Announcement on the site of De Bakkerij

Facebook event

Workshops Music Production with Open Source Software: Introduction and Basic Principles

Carla on the Raspberry Pi

Last week I managed to get Carla running on my RPi. Carla is a really nice plugin host that supports the most important plugin frameworks available for Linux (LV2, DSSI, LADSPA and VST) with some awesome extra features like a built-in ZynAddSubFX synth and support for SF2, SFZ and GIG files. The latter didn’t work until yesterday but I managed to compile LinuxSampler (which is needed by Carla in order to be able to load SFZ and GIG files) for the RPi with the help of Paul Brossier aka piem from the Aubio project.

I just wrote him a mail:

Hello Paul,

I’m trying to package LinuxSampler for Raspberry Pi but I’m running into an issue when compiling which fails with a message related to RTMath.h. After some googling I ended up here:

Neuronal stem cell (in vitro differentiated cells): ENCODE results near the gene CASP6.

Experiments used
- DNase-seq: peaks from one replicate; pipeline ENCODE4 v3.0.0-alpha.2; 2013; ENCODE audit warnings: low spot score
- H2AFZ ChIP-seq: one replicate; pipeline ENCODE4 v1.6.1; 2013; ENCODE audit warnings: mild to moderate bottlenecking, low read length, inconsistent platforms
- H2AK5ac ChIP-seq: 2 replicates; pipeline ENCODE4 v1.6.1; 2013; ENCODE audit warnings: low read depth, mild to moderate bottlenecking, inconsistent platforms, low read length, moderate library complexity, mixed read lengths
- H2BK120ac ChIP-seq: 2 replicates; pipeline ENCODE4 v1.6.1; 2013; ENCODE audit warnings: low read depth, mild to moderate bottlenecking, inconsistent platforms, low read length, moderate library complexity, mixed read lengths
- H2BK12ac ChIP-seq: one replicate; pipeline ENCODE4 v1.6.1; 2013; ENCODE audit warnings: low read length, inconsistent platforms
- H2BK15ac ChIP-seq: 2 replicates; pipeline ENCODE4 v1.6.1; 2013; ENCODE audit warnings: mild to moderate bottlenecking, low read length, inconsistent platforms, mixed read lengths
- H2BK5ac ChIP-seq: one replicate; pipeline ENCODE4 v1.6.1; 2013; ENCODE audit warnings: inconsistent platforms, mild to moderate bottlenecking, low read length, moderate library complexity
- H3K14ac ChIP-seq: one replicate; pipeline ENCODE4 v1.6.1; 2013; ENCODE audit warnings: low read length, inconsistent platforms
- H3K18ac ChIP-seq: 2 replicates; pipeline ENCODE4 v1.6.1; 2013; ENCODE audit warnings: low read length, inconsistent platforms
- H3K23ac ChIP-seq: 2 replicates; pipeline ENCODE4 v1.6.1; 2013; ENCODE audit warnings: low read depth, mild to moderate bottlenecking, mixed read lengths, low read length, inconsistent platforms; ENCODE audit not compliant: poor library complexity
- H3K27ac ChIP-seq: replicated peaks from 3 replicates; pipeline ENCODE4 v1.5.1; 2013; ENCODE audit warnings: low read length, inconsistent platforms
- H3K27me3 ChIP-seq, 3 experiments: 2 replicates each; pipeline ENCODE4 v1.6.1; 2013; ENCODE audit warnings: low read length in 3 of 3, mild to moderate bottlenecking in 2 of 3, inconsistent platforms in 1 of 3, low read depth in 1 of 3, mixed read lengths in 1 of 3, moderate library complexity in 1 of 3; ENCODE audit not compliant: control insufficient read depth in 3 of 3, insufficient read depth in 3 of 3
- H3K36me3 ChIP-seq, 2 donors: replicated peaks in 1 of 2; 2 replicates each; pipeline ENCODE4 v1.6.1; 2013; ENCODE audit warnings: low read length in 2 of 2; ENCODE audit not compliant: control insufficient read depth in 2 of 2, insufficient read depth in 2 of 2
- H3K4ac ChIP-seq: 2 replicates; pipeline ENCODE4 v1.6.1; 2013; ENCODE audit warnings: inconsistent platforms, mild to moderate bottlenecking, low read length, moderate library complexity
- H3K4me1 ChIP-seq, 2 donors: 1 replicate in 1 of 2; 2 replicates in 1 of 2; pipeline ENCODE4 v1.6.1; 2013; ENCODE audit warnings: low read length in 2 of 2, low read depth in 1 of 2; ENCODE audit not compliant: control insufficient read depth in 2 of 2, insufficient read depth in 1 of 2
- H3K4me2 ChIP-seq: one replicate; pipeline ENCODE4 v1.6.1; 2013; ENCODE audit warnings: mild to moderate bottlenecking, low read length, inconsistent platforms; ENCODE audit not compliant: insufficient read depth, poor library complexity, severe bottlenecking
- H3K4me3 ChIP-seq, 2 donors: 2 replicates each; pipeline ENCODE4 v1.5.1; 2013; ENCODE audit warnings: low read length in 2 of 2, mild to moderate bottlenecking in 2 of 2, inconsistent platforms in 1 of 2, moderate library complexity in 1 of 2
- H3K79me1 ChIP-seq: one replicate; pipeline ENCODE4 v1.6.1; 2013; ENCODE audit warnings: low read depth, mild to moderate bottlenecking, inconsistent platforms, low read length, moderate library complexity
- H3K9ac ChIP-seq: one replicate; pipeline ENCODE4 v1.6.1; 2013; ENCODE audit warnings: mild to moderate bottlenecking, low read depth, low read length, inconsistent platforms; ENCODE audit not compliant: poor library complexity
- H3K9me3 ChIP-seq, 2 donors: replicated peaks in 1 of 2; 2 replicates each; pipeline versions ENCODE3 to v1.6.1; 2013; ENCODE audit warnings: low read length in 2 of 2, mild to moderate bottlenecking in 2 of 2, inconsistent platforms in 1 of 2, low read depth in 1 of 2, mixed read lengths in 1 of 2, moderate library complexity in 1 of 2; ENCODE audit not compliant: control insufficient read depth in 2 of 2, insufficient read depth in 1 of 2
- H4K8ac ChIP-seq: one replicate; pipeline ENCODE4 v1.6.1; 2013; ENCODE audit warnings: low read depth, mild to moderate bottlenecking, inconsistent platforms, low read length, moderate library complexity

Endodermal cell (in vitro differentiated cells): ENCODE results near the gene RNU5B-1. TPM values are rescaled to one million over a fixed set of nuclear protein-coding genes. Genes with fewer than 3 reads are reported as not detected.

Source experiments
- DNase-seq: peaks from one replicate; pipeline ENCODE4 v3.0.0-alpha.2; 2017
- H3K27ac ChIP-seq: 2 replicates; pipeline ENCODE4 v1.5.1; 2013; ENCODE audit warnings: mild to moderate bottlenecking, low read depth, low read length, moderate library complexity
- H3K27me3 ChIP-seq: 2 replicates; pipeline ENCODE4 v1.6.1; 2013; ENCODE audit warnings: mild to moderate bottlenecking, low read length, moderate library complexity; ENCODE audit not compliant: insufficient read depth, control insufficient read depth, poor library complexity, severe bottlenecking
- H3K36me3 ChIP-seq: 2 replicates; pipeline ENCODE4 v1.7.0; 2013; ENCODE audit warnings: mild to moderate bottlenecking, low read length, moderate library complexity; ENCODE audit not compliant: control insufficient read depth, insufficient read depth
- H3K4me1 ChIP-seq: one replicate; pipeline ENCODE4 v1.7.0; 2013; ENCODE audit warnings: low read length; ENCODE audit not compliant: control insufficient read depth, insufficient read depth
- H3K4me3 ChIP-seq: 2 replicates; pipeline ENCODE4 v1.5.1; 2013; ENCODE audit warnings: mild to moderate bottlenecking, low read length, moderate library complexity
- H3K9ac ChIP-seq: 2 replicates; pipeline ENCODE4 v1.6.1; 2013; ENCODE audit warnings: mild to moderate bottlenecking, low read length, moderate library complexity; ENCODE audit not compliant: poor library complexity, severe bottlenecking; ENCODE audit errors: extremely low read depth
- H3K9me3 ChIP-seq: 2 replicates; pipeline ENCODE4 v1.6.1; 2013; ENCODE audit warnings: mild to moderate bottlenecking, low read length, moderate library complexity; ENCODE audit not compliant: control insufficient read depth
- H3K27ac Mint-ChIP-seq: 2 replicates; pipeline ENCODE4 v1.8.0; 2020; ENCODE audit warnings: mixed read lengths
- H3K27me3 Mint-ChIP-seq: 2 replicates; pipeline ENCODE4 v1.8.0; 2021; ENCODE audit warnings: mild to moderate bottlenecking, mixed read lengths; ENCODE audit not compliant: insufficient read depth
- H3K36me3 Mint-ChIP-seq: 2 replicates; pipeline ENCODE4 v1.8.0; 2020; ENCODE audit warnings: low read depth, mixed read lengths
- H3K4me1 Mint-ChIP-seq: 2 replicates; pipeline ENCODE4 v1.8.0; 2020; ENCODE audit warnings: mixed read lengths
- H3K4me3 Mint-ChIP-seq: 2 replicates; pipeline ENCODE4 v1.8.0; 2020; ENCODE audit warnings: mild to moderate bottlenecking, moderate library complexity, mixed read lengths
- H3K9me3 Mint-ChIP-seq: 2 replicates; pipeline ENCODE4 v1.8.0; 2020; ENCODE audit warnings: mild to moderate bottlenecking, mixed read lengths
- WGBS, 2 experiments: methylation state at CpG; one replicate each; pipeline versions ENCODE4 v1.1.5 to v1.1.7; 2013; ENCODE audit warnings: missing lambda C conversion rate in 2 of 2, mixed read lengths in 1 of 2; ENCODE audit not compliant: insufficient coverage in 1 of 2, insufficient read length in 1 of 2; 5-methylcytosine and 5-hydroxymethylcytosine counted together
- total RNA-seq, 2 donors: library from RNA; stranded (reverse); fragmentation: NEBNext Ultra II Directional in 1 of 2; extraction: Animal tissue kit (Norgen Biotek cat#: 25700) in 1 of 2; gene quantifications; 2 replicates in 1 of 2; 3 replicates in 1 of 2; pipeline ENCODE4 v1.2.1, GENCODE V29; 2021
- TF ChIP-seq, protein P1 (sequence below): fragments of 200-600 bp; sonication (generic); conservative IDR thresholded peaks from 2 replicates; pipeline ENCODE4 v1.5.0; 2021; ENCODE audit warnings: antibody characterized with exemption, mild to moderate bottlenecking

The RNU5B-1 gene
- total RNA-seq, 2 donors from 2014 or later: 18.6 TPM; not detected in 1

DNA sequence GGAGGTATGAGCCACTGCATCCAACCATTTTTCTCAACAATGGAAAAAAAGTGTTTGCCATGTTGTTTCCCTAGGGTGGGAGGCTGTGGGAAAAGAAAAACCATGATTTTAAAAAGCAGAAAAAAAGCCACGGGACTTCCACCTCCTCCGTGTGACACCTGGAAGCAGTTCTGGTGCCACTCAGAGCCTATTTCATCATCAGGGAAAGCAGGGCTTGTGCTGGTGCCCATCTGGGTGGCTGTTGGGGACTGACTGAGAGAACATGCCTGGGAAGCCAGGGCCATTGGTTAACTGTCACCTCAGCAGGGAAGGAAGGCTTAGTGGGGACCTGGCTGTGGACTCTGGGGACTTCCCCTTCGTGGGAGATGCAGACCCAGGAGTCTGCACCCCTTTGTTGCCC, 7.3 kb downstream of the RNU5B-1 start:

So I started scouring the interwebs and found this:
Where there is a reference to a possible fix. But the diff.gz that contains the patch is untraceable. I know this announcement is almost 8 years old but do you think you still have the diff or maybe an idea what changes you made to the code?

Thanks in advance and keep up the good work with Aubio!

Best regards,

Jeremy Jongepier

And guess what, he replied almost instantly! He gave me some pointers where to add some extra code and even though I’m not a coder I started trying things out. But then I stumbled upon actual patches to resolve this issue. I needed both the ARM and atomic patch and after applying those LinuxSampler compiled flawlessly in my Raspbian ARM chroot. The few lines of code I cooked up myself were almost identical so I got quite far actually. I should really pick up learning how to code, I think I’d learn fast.